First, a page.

Abortion rights in Spain over the past decades

A procedure room is seen through the door at the private clinic Dator, which provides abortions, in Madrid
A procedure room is seen through the door at the private clinic Dator, which provides abortions, in Madrid, Spain, May 23, 2022. REUTERS/Susana Vera/File Photo

MADRID, Feb 9 (Reuters) - Spain's Constitutional Court on Thursday backed a 13-year-old law that allows women to abort on demand within the first 14 weeks of pregnancy, as the divisive issue resurfaced following a regional far-right party's efforts to limit abortion access.

Here is a timeline of abortion rights in Spain over the past few decades:


Abortion is first decriminalised in the cases of malformed foetuses, rape, or potential mental or physical risks to the mother.


The Socialist government of Prime Minister Jose Luis Rodriguez Zapatero amends the law, allowing women to terminate unwanted pregnancies on demand within 14 weeks, or up to 22 weeks in cases of severe abnormalities, putting Spain in line with most of Western Europe.

The conservative People's Party (PP) challenges the law before the Constitutional Court.


The PP government of Prime Minister Mariano Rajoy comes to power with a large majority in parliament. The party's campaign promises include reforming the abortion law.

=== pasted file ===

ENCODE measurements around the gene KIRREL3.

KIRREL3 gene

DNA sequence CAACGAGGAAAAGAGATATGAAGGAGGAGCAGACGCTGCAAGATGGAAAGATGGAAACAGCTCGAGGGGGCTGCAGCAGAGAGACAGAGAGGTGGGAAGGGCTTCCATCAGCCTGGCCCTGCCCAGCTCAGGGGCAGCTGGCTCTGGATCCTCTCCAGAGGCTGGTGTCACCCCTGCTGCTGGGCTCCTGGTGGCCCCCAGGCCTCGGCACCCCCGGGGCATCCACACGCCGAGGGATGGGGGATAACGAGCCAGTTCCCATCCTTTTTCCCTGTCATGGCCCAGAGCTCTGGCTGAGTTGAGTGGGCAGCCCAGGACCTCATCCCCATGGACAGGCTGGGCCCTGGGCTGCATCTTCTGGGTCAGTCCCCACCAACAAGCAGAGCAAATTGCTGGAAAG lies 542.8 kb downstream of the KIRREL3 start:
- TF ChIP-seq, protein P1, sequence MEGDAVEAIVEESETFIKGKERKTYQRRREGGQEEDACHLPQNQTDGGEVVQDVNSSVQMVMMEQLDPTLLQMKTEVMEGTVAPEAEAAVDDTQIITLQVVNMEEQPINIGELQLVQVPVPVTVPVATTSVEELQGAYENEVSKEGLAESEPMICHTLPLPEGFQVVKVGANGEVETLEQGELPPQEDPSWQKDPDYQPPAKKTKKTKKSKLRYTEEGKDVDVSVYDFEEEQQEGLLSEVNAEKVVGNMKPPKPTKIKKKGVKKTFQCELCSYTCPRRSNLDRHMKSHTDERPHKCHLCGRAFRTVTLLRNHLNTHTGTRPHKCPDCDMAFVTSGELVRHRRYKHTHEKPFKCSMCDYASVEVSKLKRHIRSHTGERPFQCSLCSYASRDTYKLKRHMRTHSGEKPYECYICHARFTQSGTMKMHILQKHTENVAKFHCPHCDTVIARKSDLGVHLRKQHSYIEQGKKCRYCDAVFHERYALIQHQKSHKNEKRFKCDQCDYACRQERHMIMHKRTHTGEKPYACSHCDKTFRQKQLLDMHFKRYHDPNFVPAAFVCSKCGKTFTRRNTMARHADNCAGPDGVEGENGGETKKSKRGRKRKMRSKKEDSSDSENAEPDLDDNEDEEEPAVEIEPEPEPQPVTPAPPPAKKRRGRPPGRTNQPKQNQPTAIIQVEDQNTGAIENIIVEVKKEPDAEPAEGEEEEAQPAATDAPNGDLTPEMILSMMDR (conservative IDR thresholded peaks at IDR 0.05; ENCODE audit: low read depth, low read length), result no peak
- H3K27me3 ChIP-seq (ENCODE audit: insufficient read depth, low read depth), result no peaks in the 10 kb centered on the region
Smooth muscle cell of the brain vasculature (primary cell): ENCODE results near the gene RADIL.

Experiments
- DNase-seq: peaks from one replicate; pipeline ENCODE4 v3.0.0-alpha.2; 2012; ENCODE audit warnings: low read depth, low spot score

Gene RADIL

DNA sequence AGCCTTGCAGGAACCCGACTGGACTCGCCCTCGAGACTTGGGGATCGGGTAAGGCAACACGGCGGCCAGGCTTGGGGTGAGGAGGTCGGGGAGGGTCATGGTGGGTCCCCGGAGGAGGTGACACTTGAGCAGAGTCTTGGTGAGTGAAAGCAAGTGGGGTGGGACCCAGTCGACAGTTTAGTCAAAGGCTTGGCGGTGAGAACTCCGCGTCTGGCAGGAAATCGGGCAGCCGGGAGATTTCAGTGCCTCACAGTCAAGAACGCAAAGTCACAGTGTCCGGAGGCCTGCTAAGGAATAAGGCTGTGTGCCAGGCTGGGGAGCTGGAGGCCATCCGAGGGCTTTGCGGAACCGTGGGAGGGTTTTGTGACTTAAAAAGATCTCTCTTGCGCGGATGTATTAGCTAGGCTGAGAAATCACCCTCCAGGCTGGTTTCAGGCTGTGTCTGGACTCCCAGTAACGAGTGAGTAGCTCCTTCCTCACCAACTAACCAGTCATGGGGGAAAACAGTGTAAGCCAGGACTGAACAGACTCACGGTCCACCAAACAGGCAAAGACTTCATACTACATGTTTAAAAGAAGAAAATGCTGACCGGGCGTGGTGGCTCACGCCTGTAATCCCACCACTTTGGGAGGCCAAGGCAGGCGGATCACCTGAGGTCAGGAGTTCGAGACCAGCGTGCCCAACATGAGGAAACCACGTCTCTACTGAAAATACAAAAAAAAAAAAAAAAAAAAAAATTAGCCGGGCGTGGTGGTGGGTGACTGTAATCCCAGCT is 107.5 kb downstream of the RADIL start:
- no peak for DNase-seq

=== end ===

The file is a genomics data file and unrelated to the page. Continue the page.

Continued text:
A new abortion law draft, even more restrictive than the one passed in 1985, is released.

The draft allows abortion only in the case of rape or if the pregnancy poses a serious physical or mental health risk to the mother. It eliminates the option of abortion on request in the case of malformation of the foetus.

The draft angers women's groups, leads to huge street protests and complaints from leading doctors.


PP scraps the reform as the subject stirs up great opposition even inside its own ranks. Justice Minister Alberto Ruiz-Gallardon, the reform's architect, resigns.


In the end, PP only introduces minor changes to the law: That young women of 16 and 17 cannot terminate a pregnancy without their parents' consent.


The left-wing coalition government reinforces abortion rights by eliminating parental consent for women aged 16-17 who wish to terminate their pregnancy. The law is pending final approval in parliament.


The Constitutional Court upholds the 2010 law.

Reporting by Emma Pinedo; Editing by David Latona and Bernadette Baum

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